Change is a constant for Shenzhen’s economy, so much so that ‘Shenzhen speed’ is a favoured way of describing how the landscape is shifting. Neo Wang, HSBC’s Co-Chief Executive in Guangdong province, talked to the Brief in March about how the city is always transforming itself.
How has Shenzhen changed economically over the years?
Shenzhen was the first special economic zone under Deng Xiaoping’s pioneering reforms. At the beginning it leveraged inward investments, particularly from Hong Kong and Taiwan, to build a relatively strong base of manufacturing, particularly for the technology, media and telecom (TMT) sector. Ten years ago, many would have thought of Shenzhen manufacturers as copycats. But there was a turning point when people started to realise the importance of intellectual property and to invest more in their own research and development. With the support of government policies, Shenzhen managed to transform itself and started to build products that are world-class. Now probably all of us know that it has become China’s hub for hardware manufacturing and innovation.
But aren’t some manufacturing businesses shifting out of Shenzhen?
We do see some businesses moving out of Shenzhen and relocating to nearby cities like Huizhou or Dongguan. But it’s not necessarily a bad thing: it’s just a readjustment of the wider supply chain. Shenzhen is still hosting most of the key functions, like the brand and product management, the corporate headquarters and the R&D, which are the higher-margin, higher-profit parts of the business.
It’s usually the manufacturing that’s moving out. And although some of the older factories may be leaving the city, they aren’t moving miles away, which means that production is nearby and the supply chain stays intact. The relocations also create space for newer industries. So from that angle, I don’t think the Shenzhen government has a major issue with them.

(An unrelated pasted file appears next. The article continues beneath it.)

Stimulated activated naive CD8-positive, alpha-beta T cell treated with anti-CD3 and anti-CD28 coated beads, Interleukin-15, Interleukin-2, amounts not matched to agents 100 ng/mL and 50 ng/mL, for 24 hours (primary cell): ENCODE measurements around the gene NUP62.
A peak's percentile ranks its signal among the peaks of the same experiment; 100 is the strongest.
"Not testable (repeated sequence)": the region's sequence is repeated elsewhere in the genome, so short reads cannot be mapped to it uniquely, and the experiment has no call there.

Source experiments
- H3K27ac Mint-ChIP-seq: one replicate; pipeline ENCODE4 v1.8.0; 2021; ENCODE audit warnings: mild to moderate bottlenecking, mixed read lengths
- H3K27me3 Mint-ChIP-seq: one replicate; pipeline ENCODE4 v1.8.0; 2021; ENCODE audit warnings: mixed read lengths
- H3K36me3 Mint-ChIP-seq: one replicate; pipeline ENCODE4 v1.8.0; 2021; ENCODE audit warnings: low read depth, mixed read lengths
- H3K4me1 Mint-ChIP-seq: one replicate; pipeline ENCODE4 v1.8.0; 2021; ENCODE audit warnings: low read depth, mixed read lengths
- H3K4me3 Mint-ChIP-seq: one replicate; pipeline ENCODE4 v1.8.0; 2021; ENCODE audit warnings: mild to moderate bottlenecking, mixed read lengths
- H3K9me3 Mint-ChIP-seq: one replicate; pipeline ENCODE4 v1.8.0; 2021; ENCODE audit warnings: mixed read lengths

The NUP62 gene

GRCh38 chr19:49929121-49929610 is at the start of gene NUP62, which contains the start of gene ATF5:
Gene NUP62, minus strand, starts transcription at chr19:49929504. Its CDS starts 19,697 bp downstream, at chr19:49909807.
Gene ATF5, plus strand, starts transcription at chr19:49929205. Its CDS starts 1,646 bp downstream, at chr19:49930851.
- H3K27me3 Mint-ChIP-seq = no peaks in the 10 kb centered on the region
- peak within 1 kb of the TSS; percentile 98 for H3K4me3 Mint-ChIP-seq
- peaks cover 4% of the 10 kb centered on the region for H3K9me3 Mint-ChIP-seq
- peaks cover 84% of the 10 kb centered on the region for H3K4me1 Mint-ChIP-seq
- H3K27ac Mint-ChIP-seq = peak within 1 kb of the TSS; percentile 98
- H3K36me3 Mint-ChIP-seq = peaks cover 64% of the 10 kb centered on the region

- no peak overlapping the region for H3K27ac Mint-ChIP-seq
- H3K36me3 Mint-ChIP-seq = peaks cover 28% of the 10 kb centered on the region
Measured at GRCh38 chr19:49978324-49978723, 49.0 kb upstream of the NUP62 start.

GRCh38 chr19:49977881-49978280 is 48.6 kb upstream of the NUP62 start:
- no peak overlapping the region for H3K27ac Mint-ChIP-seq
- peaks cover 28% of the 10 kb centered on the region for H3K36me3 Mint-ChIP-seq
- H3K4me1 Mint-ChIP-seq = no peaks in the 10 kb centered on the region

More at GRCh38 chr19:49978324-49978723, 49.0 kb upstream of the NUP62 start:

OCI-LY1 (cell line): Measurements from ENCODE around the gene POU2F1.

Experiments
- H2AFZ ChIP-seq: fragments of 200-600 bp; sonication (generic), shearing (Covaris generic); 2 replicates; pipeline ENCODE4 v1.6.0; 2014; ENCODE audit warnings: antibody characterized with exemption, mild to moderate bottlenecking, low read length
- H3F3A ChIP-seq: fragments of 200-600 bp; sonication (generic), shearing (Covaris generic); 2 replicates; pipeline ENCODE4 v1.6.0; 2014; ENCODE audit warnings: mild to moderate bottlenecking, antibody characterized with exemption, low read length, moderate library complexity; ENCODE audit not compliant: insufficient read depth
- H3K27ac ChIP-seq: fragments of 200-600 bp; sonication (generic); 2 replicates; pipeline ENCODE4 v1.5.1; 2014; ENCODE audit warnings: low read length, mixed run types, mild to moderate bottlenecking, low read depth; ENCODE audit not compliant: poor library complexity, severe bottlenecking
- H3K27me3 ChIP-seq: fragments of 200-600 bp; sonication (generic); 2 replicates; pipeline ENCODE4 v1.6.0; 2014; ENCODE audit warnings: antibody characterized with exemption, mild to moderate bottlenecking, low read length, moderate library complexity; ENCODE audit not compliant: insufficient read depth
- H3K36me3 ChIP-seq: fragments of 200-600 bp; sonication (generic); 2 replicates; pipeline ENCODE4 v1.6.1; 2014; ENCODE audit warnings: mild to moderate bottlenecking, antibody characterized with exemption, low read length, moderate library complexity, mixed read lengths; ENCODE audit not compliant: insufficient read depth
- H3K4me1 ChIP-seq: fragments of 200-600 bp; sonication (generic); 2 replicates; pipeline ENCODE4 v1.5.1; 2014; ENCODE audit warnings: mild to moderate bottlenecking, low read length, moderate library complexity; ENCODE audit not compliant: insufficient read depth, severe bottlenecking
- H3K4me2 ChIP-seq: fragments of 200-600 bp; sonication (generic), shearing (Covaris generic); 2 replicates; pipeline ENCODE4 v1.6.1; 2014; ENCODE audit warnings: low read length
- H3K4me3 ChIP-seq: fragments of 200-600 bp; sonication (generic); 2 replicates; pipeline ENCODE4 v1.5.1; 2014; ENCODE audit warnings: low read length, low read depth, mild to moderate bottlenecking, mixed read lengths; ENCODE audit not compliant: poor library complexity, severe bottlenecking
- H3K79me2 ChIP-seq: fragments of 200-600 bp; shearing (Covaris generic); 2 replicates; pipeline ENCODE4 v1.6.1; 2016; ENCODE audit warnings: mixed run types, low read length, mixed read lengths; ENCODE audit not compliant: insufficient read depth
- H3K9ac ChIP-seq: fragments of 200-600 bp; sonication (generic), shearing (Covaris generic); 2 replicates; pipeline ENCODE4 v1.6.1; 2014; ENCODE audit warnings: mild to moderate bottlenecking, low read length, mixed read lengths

So Shenzhen is still a magnet for technology companies?
Yes, and I think that has its roots in its strong base for manufacturing electronic devices over past decades. In fact, the innovation hubs in China are all quite different. Beijing attracts software firms by providing access to a multitude of venture capital and private equity investors. Hangzhou, plus Shanghai, is pretty much driven by the anchor player Alibaba [and hence a primary focus on the e-commerce sector]. Shenzhen stands out by focusing on hardware and advanced manufacturing. And apart from hosting leading tech players like Tencent and DJI, the city is a great incubator of many smaller or medium-sized tech companies around the supply chain.
A tech client once told me that Shenzhen is the only place where he can source all the key components that he needs within a one-hour radius. Nowhere else in the world can offer that. That allows for mass production at a very affordable price, which in turn attracts other start-ups and tech talents to the city. That’s Shenzhen’s core advantage.
Secondly, the city’s investment in research and development, at 4% of its gross domestic product, is double the national average and at a level that is similar to South Korea’s. In the Nanshan district, home to many tech companies, the ratio is even higher with investment reaching 6%.
What about the challenges facing the city?
One of them is property prices. Remember that, in terms of land area, Shenzhen is only a sixth the size of Shanghai and it’s a third the size of nearby Guangzhou, despite having a similar population. That is feeding through into the costs of property and we are starting to see many more smaller flats being developed, around 500-square-feet versus the 1,000-square-feet average of the past. The trend signals an increased cost of living for people and likewise increased costs for companies doing business here.
Shenzhen is also facing new competition from other cities. Every city wants a technology sector now, so much so that even tier-two cities are offering juicy preferential policies to attract talent. So to stay in the game, the Shenzhen government has been boosting investment in its education sector and local health system. Putting more money into these areas makes it a more attractive place to live, as far as many of its residents are concerned. And that helps Shenzhen to keep its edge.